Belfast Telegraph

Former Ulster Unionist leader Mike Nesbitt may try to take McDonnell's Westminster seat in South Belfast

EXCLUSIVE

By Suzanne Breen

Former Ulster Unionist leader Mike Nesbitt could make a pitch for a Westminster seat, according to senior party sources.

In a surprise move, the UUP is considering running Mr Nesbitt in South Belfast and moving Danny Kennedy to Upper Bann.

Party insiders said they believed that their former leader would be a "very credible candidate" in South Belfast who would strongly appeal to both unionist and non-unionist voters.

Mr Nesbitt lives just outside the constituency, which is regarded as the most liberal in Northern Ireland.

Sitting SDLP MP Dr Alasdair McDonnell was re-elected in 2015 with just 24.5% of the vote, the lowest share of any candidate ever returned to the House of Commons.

Although the UUP also ran in the election, the DUP's Jonathan Bell came in just 900 votes behind Dr McDonnell (below).

A unionist unity candidate would be in a strong position to take the seat.

Until now speculation has centred on the DUP's Emma Little Pengelly, who lost her South Belfast Assembly seat last month, as the most likely agreed candidate to emerge from pact negotiations.

However, UUP sources last night said that Mr Nesbitt's name had emerged from its own internal discussions as the party's most likely candidate.

"Since Theresa May called the snap election on Easter Tuesday we have held a series of meetings and it has been agreed that Mike would be a very strong candidate in South Belfast," a UUP insider said.

"He already has associations with the constituency. There is a solid unionist vote in South Belfast and Mike could make gains beyond that too. He is capable of winning support among Alliance and nationalist voters."

The UUP has had a low profile in the constituency since the departure of former Stormont Health Minister Michael McGimpsey, and the DUP is the biggest party in South Belfast.

But Mr Nesbitt's broad appeal could make him the most dangerous unionist unity candidate for Dr McDonnell. Although he believes the Brexit referendum result must be implemented, the former UUP leader was a Remain supporter.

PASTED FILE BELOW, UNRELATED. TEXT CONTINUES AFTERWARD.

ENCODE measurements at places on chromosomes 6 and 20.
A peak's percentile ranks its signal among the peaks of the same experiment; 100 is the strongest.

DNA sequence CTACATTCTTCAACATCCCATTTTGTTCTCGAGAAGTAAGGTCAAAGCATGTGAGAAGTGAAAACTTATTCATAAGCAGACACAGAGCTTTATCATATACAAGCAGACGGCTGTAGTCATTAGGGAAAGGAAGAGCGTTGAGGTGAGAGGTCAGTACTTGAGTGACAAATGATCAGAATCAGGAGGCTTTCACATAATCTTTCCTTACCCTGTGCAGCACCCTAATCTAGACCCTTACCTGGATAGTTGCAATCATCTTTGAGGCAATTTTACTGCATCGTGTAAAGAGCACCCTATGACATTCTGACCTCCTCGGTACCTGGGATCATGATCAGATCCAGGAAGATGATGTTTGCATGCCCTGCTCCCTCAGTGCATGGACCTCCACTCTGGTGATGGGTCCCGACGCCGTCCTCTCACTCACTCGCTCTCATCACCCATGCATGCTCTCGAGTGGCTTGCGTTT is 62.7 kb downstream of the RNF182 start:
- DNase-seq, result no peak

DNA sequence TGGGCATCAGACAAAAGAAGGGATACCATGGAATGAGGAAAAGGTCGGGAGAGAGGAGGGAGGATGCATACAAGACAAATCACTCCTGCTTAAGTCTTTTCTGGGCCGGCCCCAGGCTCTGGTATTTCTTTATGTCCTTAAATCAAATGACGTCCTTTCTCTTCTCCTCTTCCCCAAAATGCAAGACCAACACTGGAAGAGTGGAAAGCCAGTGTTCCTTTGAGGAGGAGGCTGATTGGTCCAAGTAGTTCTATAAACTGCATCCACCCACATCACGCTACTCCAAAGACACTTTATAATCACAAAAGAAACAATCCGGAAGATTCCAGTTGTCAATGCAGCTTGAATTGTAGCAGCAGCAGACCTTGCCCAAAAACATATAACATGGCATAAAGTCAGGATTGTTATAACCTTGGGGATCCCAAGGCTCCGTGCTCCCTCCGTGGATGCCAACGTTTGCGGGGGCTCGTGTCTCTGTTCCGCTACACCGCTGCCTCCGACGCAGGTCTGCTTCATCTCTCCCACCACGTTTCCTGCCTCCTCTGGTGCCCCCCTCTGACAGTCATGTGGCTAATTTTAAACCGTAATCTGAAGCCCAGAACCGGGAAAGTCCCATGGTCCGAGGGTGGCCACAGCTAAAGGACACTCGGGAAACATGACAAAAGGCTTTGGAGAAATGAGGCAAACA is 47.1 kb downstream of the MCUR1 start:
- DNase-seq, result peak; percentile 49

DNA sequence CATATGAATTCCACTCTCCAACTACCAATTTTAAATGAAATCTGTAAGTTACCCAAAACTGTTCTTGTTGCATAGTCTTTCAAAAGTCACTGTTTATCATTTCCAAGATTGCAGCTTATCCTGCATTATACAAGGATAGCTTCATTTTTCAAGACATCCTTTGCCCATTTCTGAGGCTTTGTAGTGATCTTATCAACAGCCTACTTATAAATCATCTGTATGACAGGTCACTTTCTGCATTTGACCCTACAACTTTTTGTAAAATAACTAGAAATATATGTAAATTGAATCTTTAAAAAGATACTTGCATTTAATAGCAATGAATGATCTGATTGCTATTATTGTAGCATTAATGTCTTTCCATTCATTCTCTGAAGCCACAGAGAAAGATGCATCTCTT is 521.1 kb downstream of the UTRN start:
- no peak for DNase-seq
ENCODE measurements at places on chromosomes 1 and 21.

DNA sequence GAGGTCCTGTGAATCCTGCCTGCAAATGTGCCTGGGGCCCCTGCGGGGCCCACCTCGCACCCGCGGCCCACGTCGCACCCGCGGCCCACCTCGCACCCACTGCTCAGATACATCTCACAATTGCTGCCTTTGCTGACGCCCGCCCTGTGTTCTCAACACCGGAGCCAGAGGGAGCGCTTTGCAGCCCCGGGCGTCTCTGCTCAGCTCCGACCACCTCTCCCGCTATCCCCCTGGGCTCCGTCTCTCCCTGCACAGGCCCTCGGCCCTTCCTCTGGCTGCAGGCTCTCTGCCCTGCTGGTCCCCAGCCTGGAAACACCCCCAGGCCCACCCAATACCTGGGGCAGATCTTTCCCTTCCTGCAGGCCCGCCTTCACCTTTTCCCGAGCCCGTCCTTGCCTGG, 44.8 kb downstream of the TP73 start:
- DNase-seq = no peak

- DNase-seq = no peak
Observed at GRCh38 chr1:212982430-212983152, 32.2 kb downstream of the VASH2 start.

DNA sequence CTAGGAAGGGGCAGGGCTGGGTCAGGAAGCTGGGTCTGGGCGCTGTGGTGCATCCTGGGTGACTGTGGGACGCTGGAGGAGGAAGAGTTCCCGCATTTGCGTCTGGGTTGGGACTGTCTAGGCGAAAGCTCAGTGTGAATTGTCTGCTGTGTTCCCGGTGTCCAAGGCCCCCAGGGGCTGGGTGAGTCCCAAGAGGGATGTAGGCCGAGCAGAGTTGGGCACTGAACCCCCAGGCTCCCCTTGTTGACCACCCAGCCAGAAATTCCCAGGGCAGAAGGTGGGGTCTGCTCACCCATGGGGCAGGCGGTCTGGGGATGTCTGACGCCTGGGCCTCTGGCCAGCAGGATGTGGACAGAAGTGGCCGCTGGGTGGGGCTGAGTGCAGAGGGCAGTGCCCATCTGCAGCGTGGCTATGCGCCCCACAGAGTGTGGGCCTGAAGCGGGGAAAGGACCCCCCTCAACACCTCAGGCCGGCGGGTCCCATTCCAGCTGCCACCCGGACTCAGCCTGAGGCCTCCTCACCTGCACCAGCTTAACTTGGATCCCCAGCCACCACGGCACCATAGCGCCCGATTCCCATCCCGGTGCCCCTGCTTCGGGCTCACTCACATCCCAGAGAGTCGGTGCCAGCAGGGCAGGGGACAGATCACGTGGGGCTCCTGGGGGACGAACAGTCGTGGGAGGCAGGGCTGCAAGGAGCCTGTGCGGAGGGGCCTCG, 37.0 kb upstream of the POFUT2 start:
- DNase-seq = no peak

Mr Nesbitt's support for abortion to be permitted in cases of fatal foetal abnormality and rape could also strike a chord in a constituency with strongly liberal views on social issues.

If the former UUP leader was successful in any Westminster bid, he would have to resign his Strangford Assembly seat.

Until now it had been predicted that Mr Nesbitt would most likely go to the House of Lords, but sources said he wants to remain in elected politics.

Mr Nesbitt resigned as UUP leader seven weeks ago on the day of the Assembly election count. His personal pledge to give his second preference vote to the SDLP was blamed for losing the party votes.

Although former UUP deputy leader Danny Kennedy lost his Assembly seat in Newry and Armagh last month, he was still expected to contest that constituency in June's Westminster election.

As the unionist unity candidate there in 2015, he secured 16,000 votes - 4,000 behind Sinn Fein's Mickey Brady.

UUP sources said there was no realistic prospective of a unionist taking Newry and Armagh from Sinn Fein so internal discussions had taken place about parachuting Mr Kennedy into neighbouring Upper Bann.

The party hierarchy had been keen to run him there in the 2010 Westminster election but he eventually opted to remain in Newry and Armagh.

However, UUP sources said there was a "very real possibility" that a move could be on the cards now. A traditional unionist and Orangeman, Mr Kennedy is firmly on the party's conservative wing.

Jo-Anne Dobson, who lost her Assembly seat last month, may also consider seeking the UUP Westminster nomination for Upper Bann.

However, regardless of whom the party selects, it seems very unlikely that the DUP would sacrifice its sitting MP David Simpson in any unionist pact.

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